FIG. 14D shows the lead 3260 with a plurality of points 3274 along the lead where the conductive particles 3268 are present within the inner layer 3264. The outer layer 3266 is removed at these points 3274 to expose the doped inner layer 3264 and to create the RF pathway to ground from the inner layer 3264 to the tissue.

FIGS. 15A and 15B show an example of an implantable medical lead 3108 where a lead anchor 3280 is attached. In this example, the lead anchor 3280 is an RF conductor to the tissue to provide the ground pathway for the shield 3118. In this particular example, the lead 3108 includes a ring electrode 3130 that is coupled to the shield 3118, either via a direct current coupling or a capacitive coupling. The lead anchor 3280 is constructed of metal or other conductor, or at least has a portion that is or conductive and directly contacts or nearly contacts the ring electrode 3130 and the tissue to ground the shield 3118 at RF frequencies. This ground pathway is secured in place via the conventional mounting of the lead anchor 3280 to the lead body and by the wings 3282 being sutured in place to the tissue. The filars may be present within the inner jacket or any other inner layer as shown or within the lumen created by the inside wall of the inner jacket or any other inner layer like that shown in FIG. 12B.

FIGS. 15C and 15D show another example of an implantable medical lead 3108 where a lead anchor 3280 is attached. In this example, the lead anchor 3280 is an RF conductor to the tissue to provide the ground pathway for the shield 3118. In this particular example, the lead 3108 does not have a ring electrode 3130 coupled to the shield 3118. However, as seen in FIG. 15D, the lead anchor has gripping teeth 3284 that sink into the outer layer of the jacket and either directly contact or nearly contact the shield 3118. The filars may be present within the inner jacket or any other inner layer as shown or within the lumen created by the inside wall of the inner jacket or any other inner layer like that shown in FIG. 12B.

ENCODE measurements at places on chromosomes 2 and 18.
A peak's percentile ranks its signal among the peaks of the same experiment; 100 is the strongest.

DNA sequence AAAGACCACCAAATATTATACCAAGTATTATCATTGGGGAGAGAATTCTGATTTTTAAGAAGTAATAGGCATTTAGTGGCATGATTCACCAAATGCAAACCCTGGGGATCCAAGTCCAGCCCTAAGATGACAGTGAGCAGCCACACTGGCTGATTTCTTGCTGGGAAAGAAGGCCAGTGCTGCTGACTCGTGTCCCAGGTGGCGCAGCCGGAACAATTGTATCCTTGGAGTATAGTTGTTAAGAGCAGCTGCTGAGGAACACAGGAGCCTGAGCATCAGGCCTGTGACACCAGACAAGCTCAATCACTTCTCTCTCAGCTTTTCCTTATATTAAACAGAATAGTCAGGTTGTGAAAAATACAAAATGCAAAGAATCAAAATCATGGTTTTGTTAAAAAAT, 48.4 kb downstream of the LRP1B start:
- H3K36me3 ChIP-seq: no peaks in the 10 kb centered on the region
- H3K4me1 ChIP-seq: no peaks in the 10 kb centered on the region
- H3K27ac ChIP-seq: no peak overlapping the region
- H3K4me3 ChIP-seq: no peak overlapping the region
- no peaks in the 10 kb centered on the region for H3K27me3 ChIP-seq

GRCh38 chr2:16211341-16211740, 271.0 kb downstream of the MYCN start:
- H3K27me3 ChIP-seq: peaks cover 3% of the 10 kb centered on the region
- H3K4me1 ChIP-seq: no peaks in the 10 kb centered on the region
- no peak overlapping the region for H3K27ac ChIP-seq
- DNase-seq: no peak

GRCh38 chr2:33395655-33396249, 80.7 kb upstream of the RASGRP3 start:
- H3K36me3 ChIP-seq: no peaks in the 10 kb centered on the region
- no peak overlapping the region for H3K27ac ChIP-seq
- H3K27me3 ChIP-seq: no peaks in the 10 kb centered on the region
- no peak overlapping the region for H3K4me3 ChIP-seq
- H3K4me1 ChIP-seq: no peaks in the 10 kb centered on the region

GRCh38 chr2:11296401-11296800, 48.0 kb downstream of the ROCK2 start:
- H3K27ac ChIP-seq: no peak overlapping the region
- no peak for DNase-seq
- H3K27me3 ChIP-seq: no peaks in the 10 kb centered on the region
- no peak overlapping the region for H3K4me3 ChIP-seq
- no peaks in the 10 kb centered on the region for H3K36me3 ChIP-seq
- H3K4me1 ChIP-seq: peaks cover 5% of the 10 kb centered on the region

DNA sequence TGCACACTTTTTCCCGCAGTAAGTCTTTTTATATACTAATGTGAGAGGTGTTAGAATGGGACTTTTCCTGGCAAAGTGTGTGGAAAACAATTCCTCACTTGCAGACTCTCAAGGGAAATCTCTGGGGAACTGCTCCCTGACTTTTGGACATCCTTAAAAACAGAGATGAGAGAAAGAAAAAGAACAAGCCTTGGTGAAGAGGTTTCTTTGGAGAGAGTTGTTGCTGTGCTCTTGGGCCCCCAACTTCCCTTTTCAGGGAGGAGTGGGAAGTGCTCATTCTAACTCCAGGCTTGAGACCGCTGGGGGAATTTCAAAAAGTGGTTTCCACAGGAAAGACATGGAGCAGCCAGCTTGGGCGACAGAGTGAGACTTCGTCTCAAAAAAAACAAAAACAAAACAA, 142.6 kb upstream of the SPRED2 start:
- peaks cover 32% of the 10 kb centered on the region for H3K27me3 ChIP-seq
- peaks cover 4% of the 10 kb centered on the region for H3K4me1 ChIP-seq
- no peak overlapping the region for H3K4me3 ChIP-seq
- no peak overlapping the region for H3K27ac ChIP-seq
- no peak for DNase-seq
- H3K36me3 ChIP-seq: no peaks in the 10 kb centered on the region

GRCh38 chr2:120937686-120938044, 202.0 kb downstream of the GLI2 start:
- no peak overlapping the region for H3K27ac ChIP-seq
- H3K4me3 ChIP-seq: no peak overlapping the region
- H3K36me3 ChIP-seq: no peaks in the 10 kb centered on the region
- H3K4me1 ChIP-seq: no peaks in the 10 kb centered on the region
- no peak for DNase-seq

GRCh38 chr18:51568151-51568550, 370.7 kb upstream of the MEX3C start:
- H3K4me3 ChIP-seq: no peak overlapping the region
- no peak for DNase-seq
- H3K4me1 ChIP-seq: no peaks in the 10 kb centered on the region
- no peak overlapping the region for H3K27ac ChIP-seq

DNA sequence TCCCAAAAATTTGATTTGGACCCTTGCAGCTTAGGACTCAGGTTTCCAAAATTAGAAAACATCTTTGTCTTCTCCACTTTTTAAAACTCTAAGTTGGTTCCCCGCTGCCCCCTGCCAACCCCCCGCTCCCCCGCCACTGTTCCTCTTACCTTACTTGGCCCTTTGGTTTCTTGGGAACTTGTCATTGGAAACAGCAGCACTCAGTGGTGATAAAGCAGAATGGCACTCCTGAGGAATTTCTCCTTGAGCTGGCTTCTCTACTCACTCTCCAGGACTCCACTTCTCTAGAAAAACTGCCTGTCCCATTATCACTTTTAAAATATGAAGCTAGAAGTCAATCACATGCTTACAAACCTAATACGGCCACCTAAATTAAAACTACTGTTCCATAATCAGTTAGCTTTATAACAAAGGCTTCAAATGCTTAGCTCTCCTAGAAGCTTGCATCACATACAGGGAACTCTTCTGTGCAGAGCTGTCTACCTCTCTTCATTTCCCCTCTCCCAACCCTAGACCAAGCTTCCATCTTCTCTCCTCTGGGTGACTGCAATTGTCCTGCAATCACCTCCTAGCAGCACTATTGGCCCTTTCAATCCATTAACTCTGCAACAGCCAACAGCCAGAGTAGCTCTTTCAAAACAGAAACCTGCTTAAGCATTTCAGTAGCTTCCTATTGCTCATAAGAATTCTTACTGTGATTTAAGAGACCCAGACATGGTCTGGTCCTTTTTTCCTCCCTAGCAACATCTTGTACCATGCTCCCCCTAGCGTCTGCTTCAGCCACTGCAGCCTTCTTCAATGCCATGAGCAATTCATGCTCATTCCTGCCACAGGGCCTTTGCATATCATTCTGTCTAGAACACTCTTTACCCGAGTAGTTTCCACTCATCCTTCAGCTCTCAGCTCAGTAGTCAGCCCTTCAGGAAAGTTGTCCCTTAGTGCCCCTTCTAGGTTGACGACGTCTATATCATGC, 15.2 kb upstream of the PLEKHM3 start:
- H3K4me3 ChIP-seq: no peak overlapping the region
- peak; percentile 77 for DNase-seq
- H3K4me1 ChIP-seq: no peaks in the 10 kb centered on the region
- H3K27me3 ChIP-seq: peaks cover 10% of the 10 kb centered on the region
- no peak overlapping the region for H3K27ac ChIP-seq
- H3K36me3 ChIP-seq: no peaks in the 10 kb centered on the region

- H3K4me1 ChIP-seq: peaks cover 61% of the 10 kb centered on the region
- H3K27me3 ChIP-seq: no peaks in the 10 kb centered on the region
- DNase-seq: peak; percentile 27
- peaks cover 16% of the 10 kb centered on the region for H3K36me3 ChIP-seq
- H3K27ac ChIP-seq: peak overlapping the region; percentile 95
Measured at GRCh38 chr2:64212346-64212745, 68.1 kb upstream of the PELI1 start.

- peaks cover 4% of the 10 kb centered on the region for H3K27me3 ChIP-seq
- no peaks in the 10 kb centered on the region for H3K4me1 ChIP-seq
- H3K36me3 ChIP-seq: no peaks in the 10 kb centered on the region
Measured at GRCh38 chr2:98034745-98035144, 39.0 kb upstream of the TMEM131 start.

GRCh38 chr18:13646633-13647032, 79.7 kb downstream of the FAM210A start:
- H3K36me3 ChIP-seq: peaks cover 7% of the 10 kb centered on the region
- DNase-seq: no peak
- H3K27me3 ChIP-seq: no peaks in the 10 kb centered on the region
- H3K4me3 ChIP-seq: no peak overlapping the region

Directly contacting the shield 3118 creates a direct current coupled RF pathway while nearly contacting the shield 3118 creates a capacitively coupled RF pathway. As with the previous example, the lead anchor 3280 is constructed of metal or other conductor, or at least has a portion that is conductive and contacts or nearly contacts the tissue to ground the shield 3118 at RF frequencies. This ground pathway is secured in place via the conventional mounting of the lead anchor to the lead body and by the wings 3282 being sutured in place to the tissue.

In these embodiments, the anchor may capacitively couple to the shield 3118 without teeth or rings being present, particularly where the depth of the shield within the outer layer 3120 is relatively small. For example, for depth of the shield 3118 of about 5 mils or less, the anchor may reside on the outer layer 3120 and capacitively couple to the shield 3118 to provide the RF pathway to ground.

FIG. 15E shows an example of an implantable medical lead 3108 where a lead anchor 3290 is attached. In this example, the lead anchor 3290 is an RF conductor to the tissue to provide the ground pathway for the shield 3118. However, in this particular example, lead anchor 3290 provides a capacitive coupling to ground by utilizing a non-conductive outer material or coating 3292 to contact the tissue. The lead anchor 3290 may have either a direct current coupling or capacitive coupling to the shield 3118, or ring electrode 3130 if any. The capacitive coupling to the tissue prevents the lead anchor 3290 from becoming a magnetic gradient induced current electrode, such as where other shield electrodes are present at other points along the lead 3108.